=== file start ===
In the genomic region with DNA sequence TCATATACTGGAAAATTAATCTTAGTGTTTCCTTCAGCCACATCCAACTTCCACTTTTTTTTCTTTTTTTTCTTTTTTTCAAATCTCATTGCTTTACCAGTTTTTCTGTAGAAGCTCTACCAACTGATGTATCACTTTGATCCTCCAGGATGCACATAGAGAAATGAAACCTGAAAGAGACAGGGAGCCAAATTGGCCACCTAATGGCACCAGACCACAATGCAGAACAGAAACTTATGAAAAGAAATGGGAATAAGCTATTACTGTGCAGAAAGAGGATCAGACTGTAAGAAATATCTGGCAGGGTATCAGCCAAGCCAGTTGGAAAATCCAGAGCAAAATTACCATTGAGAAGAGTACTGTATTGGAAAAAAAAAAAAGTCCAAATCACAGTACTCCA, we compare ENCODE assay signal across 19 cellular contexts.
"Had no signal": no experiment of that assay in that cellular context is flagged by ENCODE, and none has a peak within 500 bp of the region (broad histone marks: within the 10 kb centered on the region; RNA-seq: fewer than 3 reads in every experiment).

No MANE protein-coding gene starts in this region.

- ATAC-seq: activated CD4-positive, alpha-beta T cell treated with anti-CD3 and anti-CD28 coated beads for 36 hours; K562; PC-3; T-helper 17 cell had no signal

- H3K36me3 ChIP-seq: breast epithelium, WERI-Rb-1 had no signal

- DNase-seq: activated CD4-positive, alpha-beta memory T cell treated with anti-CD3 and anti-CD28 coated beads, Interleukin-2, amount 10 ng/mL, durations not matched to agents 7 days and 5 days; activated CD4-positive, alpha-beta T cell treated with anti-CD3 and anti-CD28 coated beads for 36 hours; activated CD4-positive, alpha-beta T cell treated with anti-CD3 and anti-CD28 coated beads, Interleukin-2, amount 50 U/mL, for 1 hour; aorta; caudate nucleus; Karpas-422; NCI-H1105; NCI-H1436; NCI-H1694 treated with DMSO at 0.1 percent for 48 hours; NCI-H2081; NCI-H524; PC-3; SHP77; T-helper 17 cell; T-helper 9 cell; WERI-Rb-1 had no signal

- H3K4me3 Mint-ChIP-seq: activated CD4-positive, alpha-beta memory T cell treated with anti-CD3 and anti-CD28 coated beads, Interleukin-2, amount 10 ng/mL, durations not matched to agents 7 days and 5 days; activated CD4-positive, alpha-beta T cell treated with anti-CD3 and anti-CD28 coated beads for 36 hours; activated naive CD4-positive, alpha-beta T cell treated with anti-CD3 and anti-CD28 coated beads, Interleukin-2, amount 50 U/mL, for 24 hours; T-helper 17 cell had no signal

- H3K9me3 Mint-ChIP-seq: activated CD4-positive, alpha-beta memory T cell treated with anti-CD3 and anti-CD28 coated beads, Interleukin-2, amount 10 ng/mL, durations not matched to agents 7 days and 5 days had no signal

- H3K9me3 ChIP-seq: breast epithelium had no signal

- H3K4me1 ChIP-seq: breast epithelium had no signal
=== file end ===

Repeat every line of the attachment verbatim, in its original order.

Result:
In the genomic region with DNA sequence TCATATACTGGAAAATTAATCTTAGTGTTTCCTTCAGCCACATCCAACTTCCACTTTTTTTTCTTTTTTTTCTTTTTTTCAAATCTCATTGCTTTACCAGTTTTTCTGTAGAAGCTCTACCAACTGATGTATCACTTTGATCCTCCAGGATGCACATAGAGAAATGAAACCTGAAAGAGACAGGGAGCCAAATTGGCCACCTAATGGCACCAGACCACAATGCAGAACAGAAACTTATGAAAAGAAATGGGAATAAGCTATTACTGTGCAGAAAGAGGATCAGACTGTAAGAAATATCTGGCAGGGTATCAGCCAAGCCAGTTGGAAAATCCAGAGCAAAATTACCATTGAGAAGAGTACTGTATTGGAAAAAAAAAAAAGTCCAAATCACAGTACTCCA, we compare ENCODE assay signal across 19 cellular contexts.
"Had no signal": no experiment of that assay in that cellular context is flagged by ENCODE, and none has a peak within 500 bp of the region (broad histone marks: within the 10 kb centered on the region; RNA-seq: fewer than 3 reads in every experiment).

No MANE protein-coding gene starts in this region.

- ATAC-seq: activated CD4-positive, alpha-beta T cell treated with anti-CD3 and anti-CD28 coated beads for 36 hours; K562; PC-3; T-helper 17 cell had no signal

- H3K36me3 ChIP-seq: breast epithelium, WERI-Rb-1 had no signal

- DNase-seq: activated CD4-positive, alpha-beta memory T cell treated with anti-CD3 and anti-CD28 coated beads, Interleukin-2, amount 10 ng/mL, durations not matched to agents 7 days and 5 days; activated CD4-positive, alpha-beta T cell treated with anti-CD3 and anti-CD28 coated beads for 36 hours; activated CD4-positive, alpha-beta T cell treated with anti-CD3 and anti-CD28 coated beads, Interleukin-2, amount 50 U/mL, for 1 hour; aorta; caudate nucleus; Karpas-422; NCI-H1105; NCI-H1436; NCI-H1694 treated with DMSO at 0.1 percent for 48 hours; NCI-H2081; NCI-H524; PC-3; SHP77; T-helper 17 cell; T-helper 9 cell; WERI-Rb-1 had no signal

- H3K4me3 Mint-ChIP-seq: activated CD4-positive, alpha-beta memory T cell treated with anti-CD3 and anti-CD28 coated beads, Interleukin-2, amount 10 ng/mL, durations not matched to agents 7 days and 5 days; activated CD4-positive, alpha-beta T cell treated with anti-CD3 and anti-CD28 coated beads for 36 hours; activated naive CD4-positive, alpha-beta T cell treated with anti-CD3 and anti-CD28 coated beads, Interleukin-2, amount 50 U/mL, for 24 hours; T-helper 17 cell had no signal

- H3K9me3 Mint-ChIP-seq: activated CD4-positive, alpha-beta memory T cell treated with anti-CD3 and anti-CD28 coated beads, Interleukin-2, amount 10 ng/mL, durations not matched to agents 7 days and 5 days had no signal

- H3K9me3 ChIP-seq: breast epithelium had no signal

- H3K4me1 ChIP-seq: breast epithelium had no signal